I’ve been here in Houston for about three weeks now and the atmosphere remains positive in the outer rim of the Greater Houston Metropolitan Area. Granted, I understand that the inner city was hit hard, particularly 3rd Ward and South Houston (which is actually its own separate municipality entirely resulting in FEMA and state oversight), but the fact remains that people were still hit hard out in rural areas. Rich or poor, a flood still takes a painful if not deadly toll.
I did mud and muck removal in hard hit areas of New Caney, Glen Loch in The Woodlands, River Plantation up near Conroe. We trudged through unimaginable filth. Some homeowners had left copious amounts of meat inside the refrigerator before the deluge forced them to evacuate. My time moving furniture and appliances for St. Vincent de Paul lulled me into a complacency of thinking that I was an expert at moving a fridge, but not this kind of fridge. I found out the hard way that fridges are not waterproof (why did I assume they were?). Not only did the floodwater get into the fridge, but when the waters around the fridge receded, somehow the water inside the fridge stayed. We encountered the fridge at about 23 days after the flood—23 days of meat marinating in essentially sewer water.
More than three-fourths of the people in this region where without flood insurance when hurricane Harvey hit. Importantly, FEMA pays for a house to be rebuilt twice after being flooded, but not a third time. FEMA administers federal flood insurance—and only FEMA.
One house I was working on was located on a street with a strange name. Actually, quite a few streets have this particular name, but an Estadounidense knows that they are not in New York or Oregon when they see this name on a street sign—Robert E. Lee. Now, I’m not one to try and find a controversy, but let me explain what it is. One young lady was helping out on a Saturday (her first time out doing soggy wall removal and moldy house cleanup) when she asked me where she could relieve herself. Now, had a guy asked me, I’d have said, “Them trees over yonder might provide ample concealment,” but her being a female, I suggested she go upstairs as I doubted that it was damaged, “or,” I absentmindedly added, “You could just go knocking on doors of neighbors on this street and they will let you use their bathroom because they can see you are here to help.” To which she responded, horrified, “Um, did you see the name of this street?! A black woman can’t just randomly knock on doors in Texas on Robert E. Lee Street.” Point taken, ma’am. Being a man, I reverted to, “Go use the one upstairs.”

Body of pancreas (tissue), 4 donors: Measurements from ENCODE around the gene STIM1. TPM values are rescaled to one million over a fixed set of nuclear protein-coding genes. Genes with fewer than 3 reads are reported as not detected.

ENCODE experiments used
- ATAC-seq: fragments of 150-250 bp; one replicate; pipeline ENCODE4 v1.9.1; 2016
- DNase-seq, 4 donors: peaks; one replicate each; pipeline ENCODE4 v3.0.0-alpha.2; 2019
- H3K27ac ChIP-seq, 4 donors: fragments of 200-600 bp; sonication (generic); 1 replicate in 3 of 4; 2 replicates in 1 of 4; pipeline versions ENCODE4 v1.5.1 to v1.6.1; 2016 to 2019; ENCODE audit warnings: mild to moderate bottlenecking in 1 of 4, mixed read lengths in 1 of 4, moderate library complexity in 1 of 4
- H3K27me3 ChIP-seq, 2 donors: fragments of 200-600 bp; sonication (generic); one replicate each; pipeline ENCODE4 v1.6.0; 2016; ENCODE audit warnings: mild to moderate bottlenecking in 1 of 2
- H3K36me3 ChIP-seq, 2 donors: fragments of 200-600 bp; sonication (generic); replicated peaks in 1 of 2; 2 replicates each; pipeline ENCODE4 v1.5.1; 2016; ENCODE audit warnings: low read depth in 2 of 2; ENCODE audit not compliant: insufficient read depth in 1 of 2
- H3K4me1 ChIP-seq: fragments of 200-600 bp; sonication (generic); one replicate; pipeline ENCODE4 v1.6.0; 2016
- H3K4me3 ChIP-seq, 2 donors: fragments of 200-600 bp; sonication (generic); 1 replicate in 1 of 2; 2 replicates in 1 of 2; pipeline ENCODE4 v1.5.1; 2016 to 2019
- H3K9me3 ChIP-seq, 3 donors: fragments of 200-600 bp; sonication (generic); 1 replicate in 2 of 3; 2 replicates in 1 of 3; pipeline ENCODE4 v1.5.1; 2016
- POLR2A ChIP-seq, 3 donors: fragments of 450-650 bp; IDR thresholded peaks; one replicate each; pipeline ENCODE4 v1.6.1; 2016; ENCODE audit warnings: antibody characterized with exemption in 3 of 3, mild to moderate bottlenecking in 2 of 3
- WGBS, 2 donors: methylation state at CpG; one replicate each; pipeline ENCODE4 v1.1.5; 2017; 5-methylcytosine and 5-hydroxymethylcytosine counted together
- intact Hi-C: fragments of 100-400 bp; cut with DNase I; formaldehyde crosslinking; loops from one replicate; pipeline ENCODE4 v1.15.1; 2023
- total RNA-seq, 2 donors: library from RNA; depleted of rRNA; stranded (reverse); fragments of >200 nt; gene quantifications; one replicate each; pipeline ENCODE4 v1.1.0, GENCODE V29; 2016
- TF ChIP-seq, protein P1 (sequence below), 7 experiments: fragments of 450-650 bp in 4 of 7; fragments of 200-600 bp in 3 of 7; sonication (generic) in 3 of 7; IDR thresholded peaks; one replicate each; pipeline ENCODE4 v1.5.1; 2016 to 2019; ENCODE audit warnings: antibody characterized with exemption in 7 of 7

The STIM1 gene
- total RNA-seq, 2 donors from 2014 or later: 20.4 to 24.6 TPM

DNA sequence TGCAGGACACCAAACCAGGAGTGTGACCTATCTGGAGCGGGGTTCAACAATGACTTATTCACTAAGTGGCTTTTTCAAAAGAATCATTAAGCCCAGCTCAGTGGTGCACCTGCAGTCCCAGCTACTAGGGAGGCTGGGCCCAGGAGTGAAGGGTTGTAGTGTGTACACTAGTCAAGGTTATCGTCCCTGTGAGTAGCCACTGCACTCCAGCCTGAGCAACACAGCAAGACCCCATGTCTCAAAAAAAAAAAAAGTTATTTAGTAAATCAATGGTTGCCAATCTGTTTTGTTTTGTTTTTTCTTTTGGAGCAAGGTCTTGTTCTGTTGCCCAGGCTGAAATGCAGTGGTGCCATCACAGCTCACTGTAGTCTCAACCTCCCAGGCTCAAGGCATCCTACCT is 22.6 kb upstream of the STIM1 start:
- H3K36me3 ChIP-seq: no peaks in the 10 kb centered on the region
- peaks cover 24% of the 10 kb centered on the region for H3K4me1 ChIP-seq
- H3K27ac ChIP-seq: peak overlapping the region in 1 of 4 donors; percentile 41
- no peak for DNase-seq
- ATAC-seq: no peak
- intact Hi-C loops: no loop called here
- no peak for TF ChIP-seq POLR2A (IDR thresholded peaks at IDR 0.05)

Hurricane Harvey hit Houston area hard barely a month ago. People flocked to the city to help. We still have these people from all over the state of Texas, from all over the Union and the world. Much has been made about the resilience of Houstonians, Texans in general, and the charity of our neighbors—namely the Cajuns and the Cajun Navy, to whom I want to extend a special holler of pride and gratitude. Lives were saved because you came before anybody else, but I must also tip my hat to the volunteers from around the country and around the world. We had, nay have people from Lubbock coming to gut houses. There were Okies cooking breakfast every morning on the main campus of the Woodlands Church where I volunteered my time. They were part of the Southern Baptist Convention—same as the group from Lubbock. I met Paige, a librarian from New York City who came on her own program to help out because she saw a need and answered a call from Heaven, or her gut.
I also spent the better part of a week with Pastor Bobby and his crew from Colorado—and yes, he had an Army veteran in his posse of 15. They even invited me to come visit them sometime in Colorado Springs, an offer I will take them up on.
The victims too, were from many places. Shirley Lewis, an immigrant from Britain, was greeted by a Blackhawk helicopter when the first floor of her homestead in New Caney became completely submerged in water. Her daughter had called a friend who called a friend, and it eventually got up to the National Guard. She elected to stay with her dogs, however, and those crafty dogs would later steal a sandwich from me.
This is the saga of an entire nation and perhaps of an entire world coming together. We didn’t just pull together as a city or as a state, but as a nation.